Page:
My parents were both brought up in an extremely legalistic "Holiness" branch of the church. I have always been grateful that they broke away from most of that when I was very young. Since my family already understood that true holiness wasn't a matter of adhering to a bunch of mostly non-biblical rules and regulations, the question of what holiness or righteousness actually was was a live question to me growing up.
Somehow--I can only attribute it to the action of the Holy Spirit--I gained the insight that righteousness came through faith. I don't recall hearing it from anywhere, although I'm sure that it was present in sermons that I've heard and forgotten. I know that when I was young the Epistles were mostly opaque to me. ("Why should I care about some old letters that people wrote to other people a long time ago?") I was mostly into reading narrative at that time--Bible stories. So I didn't directly get the message from Paul. But somehow the story of Abraham in Genesis caught my imagination, and the line, "Abraham believed God, and it was credited to him as righteousness" stood out to me. I'm sure I got it from Genesis, and not Romans or Galatians.
Somehow, God had revealed to me the message of his grace--that the main thing about being a Christian wasn't living a perfectly moral life or picking up a certain number of good-deed plot coupons. It was an end to the ceaseless striving for the perfection that we've all already lost. That moment at an altar where you gave it all up and threw yourself on God's mercy--the Christian life didn't just start there; it kept going back there. I developed a pretty much Lutheran view of the Sermon on the Mount--that although it was a great ideal and set a direction for how we should live, it also largely intensified the Law for the purpose of driving us to recognize our need for a savior. It's all about the Savior, it's all about what He did for us. We can't live up to it; Jesus lived up to it for us. All we can do is be grateful.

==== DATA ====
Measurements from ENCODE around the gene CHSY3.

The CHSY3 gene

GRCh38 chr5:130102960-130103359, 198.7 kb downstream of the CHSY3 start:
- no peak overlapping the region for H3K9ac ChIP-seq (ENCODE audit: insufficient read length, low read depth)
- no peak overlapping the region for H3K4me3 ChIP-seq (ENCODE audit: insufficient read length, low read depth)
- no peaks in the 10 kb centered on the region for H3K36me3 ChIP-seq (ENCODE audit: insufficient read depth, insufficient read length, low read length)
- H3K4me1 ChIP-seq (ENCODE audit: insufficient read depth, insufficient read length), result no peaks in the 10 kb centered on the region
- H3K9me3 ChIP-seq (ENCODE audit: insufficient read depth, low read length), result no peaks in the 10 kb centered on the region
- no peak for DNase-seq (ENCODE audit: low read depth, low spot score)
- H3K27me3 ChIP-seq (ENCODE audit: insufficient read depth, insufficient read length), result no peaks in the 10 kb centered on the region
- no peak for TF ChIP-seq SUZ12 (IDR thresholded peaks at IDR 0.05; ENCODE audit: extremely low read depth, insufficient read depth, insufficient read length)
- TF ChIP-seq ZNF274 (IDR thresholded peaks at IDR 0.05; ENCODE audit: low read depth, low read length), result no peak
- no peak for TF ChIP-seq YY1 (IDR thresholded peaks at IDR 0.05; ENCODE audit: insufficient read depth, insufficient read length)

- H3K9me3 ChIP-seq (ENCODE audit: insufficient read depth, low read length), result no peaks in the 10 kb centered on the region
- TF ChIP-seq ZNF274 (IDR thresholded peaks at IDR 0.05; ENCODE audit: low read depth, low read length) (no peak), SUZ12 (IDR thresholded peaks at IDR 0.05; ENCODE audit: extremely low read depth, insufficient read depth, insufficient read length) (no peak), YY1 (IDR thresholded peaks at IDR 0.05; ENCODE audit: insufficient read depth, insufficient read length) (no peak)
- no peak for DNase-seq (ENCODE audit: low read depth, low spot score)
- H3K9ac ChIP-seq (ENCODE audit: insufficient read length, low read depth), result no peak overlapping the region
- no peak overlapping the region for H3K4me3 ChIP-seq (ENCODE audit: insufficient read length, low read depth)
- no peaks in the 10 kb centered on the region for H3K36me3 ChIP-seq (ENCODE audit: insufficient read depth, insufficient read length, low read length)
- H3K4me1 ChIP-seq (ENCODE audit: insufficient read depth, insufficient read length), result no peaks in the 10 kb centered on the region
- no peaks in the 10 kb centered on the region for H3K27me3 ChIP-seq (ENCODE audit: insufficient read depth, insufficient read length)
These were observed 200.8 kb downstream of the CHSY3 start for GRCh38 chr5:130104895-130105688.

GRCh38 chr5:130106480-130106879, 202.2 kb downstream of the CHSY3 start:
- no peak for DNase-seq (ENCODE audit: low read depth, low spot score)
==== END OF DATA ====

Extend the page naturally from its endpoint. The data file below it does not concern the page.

But somehow, in the religious world, it seems to be almost impossible to hold on to that perspective.
The first thing that happened was that everyone else talking about grace seemed to be using it to justify sin. That might simply have been my perception--I'm sure not really everyone was using it in that way--but it was a serious problem, nonetheless. "I'm under grace, not under law" is right up there with "Only God can judge me" and "That's just your interpretation" as excuses for people who want to make stupid choices.
Of course, the true gospel of grace is liable to abuse: that's the accusation Paul makes reference to in Romans 3:8 and responding to it is what Romans 6 is all about. The fact that some people will use the word "grace" to justify sin doesn't invalidate the insight of real grace, but I think in my case it made me a little defensive about it.
The next thing that happens is that a lot of voices answer with "grace but." "We're under grace, not law, but grace enables us to live up to the law." "God gives us grace, but that's no excuse to sit back and do nothing." That attitude implies that grace is a starting point, but that in order to go further, we need to focus on works. Grace can only get us so far.